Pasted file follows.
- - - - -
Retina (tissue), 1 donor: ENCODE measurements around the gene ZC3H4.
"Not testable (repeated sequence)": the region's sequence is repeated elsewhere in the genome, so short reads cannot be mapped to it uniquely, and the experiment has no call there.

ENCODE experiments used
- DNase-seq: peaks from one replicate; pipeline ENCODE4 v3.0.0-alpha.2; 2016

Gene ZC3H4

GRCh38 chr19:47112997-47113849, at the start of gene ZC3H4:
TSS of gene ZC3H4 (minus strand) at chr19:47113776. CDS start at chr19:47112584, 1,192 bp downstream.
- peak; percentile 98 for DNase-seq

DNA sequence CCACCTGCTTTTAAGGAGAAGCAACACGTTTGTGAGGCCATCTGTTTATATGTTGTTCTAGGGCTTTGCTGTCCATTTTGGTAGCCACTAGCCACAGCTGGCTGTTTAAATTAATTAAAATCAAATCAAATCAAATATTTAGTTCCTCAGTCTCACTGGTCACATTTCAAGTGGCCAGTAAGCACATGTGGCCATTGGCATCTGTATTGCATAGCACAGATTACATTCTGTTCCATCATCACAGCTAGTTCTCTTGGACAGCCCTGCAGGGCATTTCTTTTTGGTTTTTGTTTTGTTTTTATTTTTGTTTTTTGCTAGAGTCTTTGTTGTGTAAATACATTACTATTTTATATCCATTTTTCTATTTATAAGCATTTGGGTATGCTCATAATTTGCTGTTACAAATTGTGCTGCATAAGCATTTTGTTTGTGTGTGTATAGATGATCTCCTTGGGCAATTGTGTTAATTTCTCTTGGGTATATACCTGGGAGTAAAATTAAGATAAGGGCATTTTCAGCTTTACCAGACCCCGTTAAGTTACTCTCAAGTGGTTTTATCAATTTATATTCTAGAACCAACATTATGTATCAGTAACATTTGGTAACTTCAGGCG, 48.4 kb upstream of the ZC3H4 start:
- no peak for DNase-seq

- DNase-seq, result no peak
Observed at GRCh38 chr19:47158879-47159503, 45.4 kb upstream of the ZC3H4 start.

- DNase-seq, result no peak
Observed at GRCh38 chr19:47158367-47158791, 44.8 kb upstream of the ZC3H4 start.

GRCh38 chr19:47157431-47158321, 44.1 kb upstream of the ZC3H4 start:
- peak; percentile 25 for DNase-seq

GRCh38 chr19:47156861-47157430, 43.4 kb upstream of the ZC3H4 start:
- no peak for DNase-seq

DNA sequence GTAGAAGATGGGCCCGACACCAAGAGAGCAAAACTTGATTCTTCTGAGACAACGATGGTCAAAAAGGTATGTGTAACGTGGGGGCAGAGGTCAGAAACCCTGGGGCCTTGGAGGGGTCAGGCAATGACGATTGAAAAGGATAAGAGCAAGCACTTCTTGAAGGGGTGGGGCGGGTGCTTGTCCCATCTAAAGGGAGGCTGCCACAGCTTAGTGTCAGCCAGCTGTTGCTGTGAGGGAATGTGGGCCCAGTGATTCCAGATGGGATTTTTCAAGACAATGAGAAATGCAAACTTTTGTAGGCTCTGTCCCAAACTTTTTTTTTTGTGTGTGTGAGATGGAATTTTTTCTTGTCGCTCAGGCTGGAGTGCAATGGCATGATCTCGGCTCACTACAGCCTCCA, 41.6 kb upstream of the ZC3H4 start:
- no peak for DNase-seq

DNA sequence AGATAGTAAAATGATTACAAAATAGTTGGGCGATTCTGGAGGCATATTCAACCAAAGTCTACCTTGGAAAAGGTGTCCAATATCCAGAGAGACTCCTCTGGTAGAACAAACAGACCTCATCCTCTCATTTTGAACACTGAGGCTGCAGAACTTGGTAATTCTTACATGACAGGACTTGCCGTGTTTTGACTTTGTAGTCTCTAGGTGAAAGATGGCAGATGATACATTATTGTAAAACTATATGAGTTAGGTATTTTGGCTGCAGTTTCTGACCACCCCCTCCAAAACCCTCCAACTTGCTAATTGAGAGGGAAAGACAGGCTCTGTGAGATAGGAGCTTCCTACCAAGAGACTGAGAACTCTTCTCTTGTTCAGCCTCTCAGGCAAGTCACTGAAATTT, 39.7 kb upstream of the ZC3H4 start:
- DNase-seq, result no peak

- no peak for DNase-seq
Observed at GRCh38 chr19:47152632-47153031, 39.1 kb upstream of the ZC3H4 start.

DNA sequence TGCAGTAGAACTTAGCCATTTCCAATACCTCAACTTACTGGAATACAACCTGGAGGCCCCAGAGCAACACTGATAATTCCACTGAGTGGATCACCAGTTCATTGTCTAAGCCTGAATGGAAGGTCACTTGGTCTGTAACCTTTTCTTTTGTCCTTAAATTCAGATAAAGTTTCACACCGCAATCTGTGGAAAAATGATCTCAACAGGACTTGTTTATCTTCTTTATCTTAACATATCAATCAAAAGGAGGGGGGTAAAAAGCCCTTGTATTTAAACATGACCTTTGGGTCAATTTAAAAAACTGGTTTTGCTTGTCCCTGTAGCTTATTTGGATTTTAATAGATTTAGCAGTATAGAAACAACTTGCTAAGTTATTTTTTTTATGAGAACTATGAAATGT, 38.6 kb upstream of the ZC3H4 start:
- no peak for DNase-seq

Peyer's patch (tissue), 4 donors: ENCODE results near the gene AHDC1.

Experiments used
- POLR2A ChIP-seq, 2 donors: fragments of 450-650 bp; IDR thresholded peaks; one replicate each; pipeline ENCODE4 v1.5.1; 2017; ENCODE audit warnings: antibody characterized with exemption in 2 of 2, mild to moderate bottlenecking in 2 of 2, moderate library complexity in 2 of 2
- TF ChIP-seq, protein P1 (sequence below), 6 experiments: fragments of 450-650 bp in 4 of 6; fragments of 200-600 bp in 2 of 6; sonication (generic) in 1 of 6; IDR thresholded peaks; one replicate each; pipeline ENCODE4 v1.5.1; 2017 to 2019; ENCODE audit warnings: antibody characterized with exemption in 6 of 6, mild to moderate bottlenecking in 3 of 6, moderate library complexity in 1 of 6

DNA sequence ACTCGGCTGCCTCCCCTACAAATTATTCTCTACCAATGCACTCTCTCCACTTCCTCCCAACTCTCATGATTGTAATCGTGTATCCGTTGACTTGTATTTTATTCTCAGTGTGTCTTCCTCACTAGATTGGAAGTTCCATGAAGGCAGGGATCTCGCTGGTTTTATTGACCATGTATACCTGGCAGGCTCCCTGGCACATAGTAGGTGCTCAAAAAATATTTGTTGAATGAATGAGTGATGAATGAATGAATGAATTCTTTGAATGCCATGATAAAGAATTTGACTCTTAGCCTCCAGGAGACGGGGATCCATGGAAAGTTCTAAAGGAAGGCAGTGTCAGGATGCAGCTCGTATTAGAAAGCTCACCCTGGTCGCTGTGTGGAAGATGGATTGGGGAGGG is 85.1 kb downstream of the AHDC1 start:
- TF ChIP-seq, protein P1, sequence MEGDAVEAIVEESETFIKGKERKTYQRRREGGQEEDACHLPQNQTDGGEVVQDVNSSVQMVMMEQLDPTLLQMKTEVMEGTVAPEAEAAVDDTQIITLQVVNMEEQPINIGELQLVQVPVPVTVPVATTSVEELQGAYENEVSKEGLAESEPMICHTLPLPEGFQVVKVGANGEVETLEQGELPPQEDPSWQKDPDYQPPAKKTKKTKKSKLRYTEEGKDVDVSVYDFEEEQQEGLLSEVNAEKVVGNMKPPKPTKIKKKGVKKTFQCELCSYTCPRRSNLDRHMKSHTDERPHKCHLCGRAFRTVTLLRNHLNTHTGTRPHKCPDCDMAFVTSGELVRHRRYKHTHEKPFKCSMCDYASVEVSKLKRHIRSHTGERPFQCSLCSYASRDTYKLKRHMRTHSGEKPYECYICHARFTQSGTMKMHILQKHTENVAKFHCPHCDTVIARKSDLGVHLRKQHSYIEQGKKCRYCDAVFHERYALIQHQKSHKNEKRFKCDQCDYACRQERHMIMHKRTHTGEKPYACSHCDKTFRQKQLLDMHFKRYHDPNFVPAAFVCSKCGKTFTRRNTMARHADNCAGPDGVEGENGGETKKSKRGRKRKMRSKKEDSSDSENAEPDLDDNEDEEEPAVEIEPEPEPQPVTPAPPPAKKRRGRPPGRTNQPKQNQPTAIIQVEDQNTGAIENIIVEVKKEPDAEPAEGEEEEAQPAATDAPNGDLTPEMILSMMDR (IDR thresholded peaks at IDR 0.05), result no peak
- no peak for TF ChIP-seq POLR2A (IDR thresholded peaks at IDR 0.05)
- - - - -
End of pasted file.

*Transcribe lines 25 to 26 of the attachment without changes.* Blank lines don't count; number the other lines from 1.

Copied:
DNA sequence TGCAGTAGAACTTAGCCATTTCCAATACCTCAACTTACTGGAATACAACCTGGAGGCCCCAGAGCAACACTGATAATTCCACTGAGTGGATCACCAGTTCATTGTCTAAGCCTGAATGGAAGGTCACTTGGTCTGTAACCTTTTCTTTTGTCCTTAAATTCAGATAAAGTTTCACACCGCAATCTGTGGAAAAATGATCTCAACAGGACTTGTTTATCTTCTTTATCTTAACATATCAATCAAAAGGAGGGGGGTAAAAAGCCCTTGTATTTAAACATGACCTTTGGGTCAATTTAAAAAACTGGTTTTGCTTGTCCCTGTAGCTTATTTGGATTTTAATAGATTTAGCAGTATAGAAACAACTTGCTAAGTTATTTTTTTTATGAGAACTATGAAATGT, 38.6 kb upstream of the ZC3H4 start:
- no peak for DNase-seq